Kindergarten

The Kindergarten program is a very important year for the child.  This is the year when students begin to attend school for the whole day.  Socially and emotionally they are growing and they begin to take on roles as leaders in the classroom.  They are active in helping to maintain the classroom order and take greater responsibility for their belongings and their behaviour.

It is in this year that all the work done in the past two years comes to fruition and many children ‘explode’ into reading and writing.  In mathematics, the children are introduced to the four mathematical operations, addition, subtraction, multiplication and division. They work through a series of activities that guide them from the concrete to the more abstract.

Geography, zoology, botany, music and art all continue to play a significant role in the children’s learning, as they start to move beyond themselves and their immediate environment to the world at large.

Language

Cornerstone’s Kindergarten Language curriculum is an extension of learning that has taken place in Preschool.  Children who have learned the phonetic letters of the alphabet Language development is vital to human development.  The Kindergarten language program introduces children to a variety of language activities in order to assist students in establishing a permanent interest in literacy. Reading is an integrated process – it includes language experience, interrelated skills, whole language activities, phonetic instruction, as well as, a curious mind and an active imagination.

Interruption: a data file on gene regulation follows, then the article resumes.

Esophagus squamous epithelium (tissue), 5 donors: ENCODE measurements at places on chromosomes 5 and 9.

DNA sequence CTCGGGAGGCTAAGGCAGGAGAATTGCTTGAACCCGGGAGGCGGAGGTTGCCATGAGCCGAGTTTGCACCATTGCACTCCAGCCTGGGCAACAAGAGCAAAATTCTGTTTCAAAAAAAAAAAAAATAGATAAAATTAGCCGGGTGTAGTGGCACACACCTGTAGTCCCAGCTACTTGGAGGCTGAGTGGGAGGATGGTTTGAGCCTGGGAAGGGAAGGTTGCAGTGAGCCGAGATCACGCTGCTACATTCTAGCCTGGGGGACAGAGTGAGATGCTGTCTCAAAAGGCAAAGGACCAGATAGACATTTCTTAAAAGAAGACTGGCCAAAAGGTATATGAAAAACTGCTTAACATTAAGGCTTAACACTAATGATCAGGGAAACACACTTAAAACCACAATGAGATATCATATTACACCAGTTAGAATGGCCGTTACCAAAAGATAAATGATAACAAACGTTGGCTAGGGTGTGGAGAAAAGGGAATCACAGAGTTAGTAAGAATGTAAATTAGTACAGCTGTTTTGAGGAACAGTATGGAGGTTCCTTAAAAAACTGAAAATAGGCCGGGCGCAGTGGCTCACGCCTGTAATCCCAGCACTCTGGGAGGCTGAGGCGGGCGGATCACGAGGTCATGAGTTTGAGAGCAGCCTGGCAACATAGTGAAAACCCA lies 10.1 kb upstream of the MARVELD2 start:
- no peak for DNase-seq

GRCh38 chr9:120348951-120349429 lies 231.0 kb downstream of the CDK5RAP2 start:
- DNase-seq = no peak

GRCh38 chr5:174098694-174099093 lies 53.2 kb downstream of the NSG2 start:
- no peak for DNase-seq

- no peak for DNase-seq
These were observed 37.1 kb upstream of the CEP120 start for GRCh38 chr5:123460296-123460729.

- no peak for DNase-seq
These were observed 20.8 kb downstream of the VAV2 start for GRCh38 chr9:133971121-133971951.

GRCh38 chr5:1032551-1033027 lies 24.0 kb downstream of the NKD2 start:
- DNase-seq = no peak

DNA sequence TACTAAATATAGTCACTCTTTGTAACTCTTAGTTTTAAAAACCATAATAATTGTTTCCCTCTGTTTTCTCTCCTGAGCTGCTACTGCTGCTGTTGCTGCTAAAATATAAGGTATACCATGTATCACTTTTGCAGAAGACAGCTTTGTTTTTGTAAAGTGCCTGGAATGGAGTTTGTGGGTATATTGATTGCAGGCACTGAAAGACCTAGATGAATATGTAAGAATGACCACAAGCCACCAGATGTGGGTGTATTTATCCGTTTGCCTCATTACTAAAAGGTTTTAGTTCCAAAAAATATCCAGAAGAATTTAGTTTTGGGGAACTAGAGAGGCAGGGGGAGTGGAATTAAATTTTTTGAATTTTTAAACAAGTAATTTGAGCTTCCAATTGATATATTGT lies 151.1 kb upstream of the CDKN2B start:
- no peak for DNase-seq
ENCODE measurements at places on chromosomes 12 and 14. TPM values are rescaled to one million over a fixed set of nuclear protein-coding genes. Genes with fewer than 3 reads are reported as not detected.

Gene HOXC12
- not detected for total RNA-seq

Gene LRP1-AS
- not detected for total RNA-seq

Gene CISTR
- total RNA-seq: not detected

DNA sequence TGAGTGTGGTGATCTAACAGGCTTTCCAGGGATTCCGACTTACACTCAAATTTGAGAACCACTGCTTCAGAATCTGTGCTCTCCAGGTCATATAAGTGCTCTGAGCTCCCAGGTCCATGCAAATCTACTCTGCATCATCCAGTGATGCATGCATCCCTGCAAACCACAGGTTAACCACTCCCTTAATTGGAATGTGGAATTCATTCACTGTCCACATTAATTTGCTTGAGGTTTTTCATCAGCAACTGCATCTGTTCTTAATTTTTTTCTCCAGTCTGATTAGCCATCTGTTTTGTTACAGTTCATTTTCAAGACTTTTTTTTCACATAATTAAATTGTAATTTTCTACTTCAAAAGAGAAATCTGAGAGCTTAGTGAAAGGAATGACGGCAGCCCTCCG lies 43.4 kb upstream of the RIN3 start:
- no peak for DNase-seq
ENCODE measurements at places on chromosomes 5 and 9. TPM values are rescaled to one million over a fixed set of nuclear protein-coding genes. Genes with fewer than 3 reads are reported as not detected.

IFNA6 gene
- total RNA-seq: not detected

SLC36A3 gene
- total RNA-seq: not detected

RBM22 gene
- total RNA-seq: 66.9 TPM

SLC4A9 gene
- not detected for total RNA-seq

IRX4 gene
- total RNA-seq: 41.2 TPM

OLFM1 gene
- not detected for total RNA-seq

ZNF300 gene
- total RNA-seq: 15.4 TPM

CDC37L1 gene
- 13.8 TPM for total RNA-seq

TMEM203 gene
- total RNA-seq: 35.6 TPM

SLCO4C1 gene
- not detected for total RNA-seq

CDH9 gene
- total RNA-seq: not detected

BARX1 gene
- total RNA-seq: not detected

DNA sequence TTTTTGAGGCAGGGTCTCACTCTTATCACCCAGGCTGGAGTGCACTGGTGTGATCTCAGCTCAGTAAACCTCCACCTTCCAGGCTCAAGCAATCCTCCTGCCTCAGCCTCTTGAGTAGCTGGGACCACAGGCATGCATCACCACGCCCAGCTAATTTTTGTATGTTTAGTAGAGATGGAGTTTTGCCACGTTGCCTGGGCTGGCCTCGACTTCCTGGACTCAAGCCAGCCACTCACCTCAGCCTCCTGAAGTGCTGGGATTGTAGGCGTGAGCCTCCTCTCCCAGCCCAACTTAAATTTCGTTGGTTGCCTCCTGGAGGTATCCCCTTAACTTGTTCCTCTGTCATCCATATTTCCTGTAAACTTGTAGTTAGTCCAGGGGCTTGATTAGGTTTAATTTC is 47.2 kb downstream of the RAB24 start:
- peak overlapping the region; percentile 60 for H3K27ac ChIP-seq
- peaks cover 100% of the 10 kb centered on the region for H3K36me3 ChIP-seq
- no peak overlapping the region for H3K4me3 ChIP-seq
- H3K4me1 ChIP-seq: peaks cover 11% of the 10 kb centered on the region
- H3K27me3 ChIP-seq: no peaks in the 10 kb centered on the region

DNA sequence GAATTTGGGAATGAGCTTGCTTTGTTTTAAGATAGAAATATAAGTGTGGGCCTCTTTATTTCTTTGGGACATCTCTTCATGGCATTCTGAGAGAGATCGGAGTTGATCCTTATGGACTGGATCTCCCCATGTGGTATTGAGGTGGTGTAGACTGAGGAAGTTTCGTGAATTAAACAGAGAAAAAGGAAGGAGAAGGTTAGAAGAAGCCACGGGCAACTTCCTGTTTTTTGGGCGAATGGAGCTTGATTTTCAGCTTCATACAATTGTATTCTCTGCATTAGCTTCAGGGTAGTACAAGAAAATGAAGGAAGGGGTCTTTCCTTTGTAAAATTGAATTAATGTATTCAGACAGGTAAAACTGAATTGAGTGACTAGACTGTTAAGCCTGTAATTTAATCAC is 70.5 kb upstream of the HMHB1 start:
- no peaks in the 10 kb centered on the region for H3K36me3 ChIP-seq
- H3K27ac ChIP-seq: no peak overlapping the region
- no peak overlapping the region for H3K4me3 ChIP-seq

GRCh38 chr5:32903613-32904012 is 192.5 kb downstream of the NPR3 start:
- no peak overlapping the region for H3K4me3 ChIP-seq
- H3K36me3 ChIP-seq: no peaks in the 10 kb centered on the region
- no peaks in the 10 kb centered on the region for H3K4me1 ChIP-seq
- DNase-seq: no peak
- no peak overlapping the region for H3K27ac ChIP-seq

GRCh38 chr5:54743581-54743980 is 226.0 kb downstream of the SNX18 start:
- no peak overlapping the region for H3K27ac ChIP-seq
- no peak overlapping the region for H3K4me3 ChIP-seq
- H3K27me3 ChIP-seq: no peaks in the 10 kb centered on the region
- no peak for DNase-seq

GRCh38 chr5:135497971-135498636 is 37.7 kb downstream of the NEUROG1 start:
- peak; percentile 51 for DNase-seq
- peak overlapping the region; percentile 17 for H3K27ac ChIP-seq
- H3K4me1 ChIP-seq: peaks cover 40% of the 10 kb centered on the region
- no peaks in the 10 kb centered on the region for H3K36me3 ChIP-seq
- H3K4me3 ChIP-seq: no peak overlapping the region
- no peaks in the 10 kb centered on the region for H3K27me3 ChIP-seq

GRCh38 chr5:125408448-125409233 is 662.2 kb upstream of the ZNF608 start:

Cornerstone’s reading program comprises both a phonetic approach, as well as, whole language.  As soon as a child can recognize certain phonetic sounds, letters are placed together to form words. Soon words become sentences, and sentences form stories. To facilitate development in these areas,when a child is ready, they are introduced to big books, felt stories, poetry, creative writing and daily entries into personal journals.

 Math

Montessori mathematical activities help children learn and understand the concepts of mathematics by using concrete materials during the years when they enjoy manipulating equipment. Children easily and joyfully assimilate many facts and skills of arithmetic. Montessori materials represent all types of quantities. Children not only ‘see’ the symbols for 1, 1000 or ½, but they can also hold each of the corresponding quantities in their hand. Later, by combining this equipment, separating it, sharing it, counting it, and comparing it, they can demonstrate to themselves the basic operations of arithmetic. These activities give them the satisfaction of learning by discovery!

The Kindergarten mathematical activities give children a solid understanding of basic mathematical principals, preparing them for abstract reasoning and developing problem-solving capabilities in the elementary years.

Practical Life

Kindergarten Practical Life activities are similar to Preschool Practical Life activities, but are age appropriate and more complex. Practical Life exercises assist the child in developing social skills and personal independence. Children learn to take care of themselves and their environment. In addition, practical life activities help to develop a child’s fine motor movement, which involves the body, intellect and will.